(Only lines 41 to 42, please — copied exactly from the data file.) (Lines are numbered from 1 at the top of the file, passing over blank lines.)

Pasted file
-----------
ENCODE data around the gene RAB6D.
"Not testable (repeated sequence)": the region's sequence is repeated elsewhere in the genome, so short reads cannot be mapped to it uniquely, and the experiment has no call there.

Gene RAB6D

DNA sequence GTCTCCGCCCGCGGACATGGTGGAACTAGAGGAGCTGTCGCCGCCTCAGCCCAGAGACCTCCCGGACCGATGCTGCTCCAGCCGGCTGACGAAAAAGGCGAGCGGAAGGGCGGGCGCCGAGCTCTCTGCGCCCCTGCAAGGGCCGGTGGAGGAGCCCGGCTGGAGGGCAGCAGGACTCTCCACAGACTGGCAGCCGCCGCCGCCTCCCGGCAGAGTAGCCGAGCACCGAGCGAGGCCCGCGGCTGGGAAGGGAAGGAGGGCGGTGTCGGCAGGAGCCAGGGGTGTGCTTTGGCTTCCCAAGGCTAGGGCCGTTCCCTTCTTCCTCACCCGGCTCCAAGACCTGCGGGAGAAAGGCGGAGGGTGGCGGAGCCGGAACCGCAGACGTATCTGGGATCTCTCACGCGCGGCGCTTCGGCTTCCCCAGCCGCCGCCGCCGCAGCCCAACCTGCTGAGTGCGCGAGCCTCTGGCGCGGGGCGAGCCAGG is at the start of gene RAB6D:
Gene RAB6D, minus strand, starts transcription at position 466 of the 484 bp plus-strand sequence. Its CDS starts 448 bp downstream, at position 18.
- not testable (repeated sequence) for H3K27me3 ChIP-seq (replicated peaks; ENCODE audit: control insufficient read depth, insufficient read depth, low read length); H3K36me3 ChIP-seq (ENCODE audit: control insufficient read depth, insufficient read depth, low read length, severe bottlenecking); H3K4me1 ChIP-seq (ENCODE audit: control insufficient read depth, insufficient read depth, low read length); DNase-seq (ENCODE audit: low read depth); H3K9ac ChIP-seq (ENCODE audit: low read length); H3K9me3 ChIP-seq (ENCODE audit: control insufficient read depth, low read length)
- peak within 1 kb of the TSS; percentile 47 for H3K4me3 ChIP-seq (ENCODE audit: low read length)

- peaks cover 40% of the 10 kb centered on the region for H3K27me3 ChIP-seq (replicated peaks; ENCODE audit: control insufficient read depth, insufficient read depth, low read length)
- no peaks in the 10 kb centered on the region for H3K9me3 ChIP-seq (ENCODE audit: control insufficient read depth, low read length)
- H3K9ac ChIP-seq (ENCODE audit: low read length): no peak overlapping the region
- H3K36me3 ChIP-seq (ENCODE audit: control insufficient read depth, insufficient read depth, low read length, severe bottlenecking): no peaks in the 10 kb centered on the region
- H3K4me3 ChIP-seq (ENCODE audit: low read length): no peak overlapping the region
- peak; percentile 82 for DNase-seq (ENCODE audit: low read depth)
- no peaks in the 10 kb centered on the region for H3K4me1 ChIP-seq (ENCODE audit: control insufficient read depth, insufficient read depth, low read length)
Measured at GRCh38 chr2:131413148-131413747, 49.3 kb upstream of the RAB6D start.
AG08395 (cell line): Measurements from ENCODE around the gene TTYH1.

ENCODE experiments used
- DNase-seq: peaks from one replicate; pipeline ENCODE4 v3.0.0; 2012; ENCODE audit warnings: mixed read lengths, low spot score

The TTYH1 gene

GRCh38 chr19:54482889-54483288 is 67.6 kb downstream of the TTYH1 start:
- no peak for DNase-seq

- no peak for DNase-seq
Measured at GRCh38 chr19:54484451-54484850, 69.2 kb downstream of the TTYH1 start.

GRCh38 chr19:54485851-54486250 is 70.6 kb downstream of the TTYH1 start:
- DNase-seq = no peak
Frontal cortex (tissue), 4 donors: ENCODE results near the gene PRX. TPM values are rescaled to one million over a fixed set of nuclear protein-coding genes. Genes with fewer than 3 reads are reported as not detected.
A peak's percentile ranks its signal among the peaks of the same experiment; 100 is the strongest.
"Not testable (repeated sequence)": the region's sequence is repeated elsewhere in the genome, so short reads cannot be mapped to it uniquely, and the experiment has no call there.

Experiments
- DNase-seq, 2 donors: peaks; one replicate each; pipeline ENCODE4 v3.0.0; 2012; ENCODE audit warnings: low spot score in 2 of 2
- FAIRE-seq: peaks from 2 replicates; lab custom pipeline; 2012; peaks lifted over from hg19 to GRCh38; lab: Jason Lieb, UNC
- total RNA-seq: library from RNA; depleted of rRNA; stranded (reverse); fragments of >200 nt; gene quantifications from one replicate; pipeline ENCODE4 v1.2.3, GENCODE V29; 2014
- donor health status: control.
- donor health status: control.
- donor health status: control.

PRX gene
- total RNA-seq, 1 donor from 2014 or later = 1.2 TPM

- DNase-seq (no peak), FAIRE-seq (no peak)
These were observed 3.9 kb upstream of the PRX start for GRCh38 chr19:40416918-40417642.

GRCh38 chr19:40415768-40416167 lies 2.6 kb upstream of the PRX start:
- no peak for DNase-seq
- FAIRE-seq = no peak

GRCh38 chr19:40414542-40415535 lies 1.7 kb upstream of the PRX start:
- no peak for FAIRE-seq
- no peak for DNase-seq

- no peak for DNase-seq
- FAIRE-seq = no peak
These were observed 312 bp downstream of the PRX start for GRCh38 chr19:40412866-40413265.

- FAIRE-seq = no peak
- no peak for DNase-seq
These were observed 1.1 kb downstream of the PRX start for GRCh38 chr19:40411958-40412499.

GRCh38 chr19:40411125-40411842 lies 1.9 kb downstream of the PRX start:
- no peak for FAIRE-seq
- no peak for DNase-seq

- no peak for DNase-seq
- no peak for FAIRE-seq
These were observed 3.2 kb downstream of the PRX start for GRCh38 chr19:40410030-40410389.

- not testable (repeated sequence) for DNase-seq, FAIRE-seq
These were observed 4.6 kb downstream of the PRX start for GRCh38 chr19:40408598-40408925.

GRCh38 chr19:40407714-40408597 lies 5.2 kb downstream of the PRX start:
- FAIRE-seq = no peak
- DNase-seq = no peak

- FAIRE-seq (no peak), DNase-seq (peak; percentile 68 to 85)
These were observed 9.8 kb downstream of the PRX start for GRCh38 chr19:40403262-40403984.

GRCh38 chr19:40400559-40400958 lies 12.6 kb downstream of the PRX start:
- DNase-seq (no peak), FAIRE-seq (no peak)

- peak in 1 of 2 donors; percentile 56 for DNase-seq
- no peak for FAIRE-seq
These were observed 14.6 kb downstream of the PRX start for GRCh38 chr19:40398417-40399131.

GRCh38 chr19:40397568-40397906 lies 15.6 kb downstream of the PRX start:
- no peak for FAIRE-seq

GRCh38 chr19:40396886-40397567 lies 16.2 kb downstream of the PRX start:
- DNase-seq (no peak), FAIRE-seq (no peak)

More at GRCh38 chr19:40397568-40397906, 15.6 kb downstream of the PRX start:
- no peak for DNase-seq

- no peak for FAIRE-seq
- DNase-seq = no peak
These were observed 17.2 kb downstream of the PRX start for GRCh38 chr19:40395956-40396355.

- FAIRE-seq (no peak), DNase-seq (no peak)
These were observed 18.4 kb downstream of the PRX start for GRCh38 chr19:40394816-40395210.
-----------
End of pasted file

- no peak for DNase-seq
- FAIRE-seq = no peak